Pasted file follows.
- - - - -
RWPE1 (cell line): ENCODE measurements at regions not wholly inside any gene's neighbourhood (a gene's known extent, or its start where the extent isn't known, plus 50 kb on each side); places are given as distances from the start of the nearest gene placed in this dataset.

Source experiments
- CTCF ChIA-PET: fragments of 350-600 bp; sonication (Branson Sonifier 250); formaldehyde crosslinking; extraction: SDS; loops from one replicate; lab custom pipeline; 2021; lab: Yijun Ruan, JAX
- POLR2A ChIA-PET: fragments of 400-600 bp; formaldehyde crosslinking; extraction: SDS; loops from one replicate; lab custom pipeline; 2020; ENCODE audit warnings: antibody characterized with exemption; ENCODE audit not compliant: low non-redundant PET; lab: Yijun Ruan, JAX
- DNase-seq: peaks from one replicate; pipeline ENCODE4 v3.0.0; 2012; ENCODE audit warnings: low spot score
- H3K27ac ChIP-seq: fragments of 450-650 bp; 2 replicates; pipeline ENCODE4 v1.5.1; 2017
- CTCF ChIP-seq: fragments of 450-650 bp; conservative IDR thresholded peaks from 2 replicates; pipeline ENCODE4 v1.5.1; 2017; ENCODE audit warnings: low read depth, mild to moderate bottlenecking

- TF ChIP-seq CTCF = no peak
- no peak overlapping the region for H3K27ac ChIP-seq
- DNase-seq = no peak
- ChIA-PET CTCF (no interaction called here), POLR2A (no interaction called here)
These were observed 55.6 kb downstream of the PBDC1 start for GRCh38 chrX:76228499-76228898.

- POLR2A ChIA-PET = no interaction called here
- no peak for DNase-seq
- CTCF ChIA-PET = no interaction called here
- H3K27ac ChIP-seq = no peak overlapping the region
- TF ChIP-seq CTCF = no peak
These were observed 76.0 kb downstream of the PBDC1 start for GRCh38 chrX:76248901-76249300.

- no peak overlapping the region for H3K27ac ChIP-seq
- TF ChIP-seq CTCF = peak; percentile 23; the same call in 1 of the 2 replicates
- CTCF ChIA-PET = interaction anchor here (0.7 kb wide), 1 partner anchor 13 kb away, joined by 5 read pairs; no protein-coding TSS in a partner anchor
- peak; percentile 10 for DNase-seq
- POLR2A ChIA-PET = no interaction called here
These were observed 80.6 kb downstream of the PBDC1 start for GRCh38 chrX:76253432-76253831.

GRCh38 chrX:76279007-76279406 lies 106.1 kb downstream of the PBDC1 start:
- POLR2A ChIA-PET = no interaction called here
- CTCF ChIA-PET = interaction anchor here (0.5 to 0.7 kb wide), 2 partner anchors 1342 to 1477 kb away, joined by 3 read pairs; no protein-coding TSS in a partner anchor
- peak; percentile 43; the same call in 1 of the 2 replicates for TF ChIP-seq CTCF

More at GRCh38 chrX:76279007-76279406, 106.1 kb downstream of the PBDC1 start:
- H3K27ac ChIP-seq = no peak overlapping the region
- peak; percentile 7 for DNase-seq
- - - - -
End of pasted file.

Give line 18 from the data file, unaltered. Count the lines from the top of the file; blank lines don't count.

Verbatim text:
These were observed 76.0 kb downstream of the PBDC1 start for GRCh38 chrX:76248901-76249300.